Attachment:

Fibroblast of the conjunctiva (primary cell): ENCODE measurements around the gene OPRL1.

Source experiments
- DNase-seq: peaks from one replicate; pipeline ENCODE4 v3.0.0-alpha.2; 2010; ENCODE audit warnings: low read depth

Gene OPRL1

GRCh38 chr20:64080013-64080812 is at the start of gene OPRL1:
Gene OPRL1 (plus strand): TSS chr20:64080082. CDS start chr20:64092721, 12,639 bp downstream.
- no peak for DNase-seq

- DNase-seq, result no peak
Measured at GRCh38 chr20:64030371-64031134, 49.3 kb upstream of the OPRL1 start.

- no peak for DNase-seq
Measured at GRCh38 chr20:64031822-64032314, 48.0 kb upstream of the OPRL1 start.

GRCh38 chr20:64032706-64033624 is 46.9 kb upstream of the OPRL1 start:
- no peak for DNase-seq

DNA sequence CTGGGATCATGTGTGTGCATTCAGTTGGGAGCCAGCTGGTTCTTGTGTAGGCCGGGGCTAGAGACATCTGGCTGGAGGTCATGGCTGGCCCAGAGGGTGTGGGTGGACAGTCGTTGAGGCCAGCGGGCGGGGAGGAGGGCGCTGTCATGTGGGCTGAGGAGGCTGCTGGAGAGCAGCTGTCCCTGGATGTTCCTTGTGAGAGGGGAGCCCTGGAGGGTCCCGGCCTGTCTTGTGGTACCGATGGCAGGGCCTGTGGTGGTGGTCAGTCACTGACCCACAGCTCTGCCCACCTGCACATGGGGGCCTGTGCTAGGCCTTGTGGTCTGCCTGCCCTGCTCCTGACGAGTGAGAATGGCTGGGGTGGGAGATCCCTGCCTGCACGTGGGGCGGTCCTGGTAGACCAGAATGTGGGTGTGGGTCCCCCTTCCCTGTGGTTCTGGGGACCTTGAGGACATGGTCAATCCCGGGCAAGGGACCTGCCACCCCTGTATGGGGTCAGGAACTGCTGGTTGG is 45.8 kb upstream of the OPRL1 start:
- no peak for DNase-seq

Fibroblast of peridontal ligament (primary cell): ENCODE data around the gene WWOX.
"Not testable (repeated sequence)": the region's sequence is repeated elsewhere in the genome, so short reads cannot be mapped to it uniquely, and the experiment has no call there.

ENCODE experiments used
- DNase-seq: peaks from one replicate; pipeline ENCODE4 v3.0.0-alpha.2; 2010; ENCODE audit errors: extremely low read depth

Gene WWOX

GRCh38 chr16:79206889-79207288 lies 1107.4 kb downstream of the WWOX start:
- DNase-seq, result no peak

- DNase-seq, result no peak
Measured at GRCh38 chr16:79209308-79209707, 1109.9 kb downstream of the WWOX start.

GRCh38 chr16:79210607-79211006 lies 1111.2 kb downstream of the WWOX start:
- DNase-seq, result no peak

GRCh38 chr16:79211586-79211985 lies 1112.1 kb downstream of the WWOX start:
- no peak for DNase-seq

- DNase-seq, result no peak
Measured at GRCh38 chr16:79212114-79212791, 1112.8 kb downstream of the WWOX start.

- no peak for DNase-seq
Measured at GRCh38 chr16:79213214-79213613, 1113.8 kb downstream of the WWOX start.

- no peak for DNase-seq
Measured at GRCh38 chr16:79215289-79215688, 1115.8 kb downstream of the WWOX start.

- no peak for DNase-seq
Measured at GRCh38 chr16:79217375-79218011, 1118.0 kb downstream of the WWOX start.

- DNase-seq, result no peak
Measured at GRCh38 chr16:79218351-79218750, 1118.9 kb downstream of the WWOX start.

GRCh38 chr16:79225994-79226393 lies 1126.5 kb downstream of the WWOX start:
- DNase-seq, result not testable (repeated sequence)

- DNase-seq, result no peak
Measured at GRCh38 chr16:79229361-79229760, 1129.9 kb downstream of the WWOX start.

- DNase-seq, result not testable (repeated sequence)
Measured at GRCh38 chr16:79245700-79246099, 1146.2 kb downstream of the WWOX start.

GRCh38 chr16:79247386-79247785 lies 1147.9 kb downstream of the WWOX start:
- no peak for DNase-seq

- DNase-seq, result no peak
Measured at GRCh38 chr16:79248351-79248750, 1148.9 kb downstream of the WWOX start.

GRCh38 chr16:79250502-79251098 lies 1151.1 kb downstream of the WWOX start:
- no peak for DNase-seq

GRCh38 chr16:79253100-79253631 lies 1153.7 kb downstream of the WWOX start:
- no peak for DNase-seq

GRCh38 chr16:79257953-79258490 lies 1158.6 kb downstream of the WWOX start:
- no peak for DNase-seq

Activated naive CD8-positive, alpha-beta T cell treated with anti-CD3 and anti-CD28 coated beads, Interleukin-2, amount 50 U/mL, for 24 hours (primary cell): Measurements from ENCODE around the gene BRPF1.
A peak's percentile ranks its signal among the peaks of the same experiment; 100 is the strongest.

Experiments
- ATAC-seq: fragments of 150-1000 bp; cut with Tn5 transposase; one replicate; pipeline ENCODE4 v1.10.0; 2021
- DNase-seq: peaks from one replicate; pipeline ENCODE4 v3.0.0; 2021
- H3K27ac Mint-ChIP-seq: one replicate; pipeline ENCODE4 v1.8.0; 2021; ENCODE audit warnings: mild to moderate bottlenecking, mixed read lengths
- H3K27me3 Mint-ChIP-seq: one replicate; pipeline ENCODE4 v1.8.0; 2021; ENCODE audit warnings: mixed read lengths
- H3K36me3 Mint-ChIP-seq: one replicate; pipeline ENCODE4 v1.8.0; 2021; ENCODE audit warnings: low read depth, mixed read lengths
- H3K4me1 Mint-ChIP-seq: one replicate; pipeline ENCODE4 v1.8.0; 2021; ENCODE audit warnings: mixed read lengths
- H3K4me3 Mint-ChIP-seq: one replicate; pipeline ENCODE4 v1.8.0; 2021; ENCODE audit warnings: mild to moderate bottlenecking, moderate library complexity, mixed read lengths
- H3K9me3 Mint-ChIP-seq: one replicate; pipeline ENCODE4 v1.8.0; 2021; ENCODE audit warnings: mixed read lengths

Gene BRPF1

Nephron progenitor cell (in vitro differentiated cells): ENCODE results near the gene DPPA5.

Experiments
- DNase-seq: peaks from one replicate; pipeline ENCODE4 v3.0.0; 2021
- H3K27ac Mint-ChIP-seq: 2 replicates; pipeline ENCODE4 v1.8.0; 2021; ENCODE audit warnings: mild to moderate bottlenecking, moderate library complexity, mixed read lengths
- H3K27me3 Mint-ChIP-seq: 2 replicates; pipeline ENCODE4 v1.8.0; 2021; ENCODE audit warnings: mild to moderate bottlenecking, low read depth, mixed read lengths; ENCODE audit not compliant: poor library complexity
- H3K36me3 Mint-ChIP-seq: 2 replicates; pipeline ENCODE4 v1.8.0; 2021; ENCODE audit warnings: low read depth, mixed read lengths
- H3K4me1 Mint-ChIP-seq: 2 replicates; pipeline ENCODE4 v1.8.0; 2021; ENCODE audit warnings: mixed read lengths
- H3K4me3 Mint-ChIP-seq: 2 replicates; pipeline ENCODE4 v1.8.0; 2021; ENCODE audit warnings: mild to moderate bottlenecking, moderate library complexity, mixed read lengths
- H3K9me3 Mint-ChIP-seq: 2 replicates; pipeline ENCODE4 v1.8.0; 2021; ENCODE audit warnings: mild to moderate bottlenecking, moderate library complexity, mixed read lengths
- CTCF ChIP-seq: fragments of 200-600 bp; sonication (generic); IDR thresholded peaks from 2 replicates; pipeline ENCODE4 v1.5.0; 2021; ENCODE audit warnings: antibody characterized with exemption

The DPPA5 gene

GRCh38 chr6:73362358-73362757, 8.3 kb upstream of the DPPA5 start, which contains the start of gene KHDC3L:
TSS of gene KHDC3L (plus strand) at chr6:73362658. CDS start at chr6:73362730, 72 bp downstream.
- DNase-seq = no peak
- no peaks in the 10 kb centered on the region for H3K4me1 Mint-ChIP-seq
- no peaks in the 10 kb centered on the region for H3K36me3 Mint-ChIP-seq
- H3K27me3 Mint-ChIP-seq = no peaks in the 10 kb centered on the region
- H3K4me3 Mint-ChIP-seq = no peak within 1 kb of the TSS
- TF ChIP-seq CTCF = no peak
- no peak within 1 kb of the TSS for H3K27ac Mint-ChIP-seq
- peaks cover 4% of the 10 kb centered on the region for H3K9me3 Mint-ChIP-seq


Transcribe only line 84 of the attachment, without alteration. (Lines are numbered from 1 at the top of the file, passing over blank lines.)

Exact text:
- H3K4me3 Mint-ChIP-seq = no peak within 1 kb of the TSS